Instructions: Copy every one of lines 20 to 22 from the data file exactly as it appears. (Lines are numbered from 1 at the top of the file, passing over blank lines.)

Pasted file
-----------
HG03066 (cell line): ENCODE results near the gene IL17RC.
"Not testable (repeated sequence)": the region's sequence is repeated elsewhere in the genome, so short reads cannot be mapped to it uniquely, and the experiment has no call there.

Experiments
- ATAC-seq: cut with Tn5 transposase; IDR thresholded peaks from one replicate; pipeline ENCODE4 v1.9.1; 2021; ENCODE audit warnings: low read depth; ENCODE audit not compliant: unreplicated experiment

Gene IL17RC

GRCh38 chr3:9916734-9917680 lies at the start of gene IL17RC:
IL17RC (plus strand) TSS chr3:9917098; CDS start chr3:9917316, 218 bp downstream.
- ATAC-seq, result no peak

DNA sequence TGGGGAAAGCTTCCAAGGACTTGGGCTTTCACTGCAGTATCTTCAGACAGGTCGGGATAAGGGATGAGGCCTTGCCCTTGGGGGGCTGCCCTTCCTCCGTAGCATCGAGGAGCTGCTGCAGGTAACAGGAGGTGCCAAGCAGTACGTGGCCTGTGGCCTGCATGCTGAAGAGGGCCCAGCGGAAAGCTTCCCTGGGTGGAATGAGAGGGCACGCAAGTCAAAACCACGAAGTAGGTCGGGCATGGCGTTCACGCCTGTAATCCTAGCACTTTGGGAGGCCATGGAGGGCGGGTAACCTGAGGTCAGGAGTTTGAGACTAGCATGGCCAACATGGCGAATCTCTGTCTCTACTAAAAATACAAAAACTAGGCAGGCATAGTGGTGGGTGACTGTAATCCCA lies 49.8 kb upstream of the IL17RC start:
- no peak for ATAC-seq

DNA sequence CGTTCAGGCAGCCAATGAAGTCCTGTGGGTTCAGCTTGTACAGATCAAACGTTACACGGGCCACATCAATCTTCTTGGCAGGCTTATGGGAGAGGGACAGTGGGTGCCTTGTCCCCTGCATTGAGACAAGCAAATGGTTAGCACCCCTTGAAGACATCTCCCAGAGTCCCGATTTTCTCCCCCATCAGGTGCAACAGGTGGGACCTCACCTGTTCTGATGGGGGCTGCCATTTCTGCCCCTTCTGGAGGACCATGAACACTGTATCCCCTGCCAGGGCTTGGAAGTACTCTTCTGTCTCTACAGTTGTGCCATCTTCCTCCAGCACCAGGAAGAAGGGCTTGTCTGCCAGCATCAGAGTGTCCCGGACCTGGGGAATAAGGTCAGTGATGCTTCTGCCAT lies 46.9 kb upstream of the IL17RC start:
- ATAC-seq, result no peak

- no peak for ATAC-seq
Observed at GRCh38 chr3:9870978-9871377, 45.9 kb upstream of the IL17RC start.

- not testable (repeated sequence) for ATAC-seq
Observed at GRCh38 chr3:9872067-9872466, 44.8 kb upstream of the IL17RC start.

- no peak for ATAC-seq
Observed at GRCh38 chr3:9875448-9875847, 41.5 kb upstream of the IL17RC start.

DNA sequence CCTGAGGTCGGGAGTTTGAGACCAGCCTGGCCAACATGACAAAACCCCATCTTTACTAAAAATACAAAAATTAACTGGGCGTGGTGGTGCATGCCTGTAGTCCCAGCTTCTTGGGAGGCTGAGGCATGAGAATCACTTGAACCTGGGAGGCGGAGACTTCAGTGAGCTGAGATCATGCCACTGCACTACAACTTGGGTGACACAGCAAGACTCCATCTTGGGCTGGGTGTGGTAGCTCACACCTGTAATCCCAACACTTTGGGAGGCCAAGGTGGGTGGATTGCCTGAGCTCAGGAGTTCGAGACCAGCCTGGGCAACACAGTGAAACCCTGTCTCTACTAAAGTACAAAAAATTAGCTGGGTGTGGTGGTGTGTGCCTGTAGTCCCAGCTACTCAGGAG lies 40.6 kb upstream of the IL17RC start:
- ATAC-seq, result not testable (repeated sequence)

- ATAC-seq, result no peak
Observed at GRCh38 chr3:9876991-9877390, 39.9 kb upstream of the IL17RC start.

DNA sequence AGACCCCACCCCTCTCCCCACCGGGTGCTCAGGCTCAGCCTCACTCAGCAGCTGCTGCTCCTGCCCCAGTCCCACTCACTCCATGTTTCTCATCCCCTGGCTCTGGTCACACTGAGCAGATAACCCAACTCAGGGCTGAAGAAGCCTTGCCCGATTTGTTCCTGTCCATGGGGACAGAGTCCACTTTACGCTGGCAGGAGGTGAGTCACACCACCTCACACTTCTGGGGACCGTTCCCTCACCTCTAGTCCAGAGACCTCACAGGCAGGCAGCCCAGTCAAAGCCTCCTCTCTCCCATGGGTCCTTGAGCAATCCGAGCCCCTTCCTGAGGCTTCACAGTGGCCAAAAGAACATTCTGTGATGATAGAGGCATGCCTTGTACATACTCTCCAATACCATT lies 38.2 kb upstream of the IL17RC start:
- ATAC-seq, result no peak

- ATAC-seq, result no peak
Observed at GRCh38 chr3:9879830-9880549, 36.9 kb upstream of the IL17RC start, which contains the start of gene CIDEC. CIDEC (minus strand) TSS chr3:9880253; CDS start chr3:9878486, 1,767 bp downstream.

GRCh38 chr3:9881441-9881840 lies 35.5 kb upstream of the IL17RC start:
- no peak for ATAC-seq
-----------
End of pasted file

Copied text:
- ATAC-seq, result not testable (repeated sequence)

- ATAC-seq, result no peak
Observed at GRCh38 chr3:9876991-9877390, 39.9 kb upstream of the IL17RC start.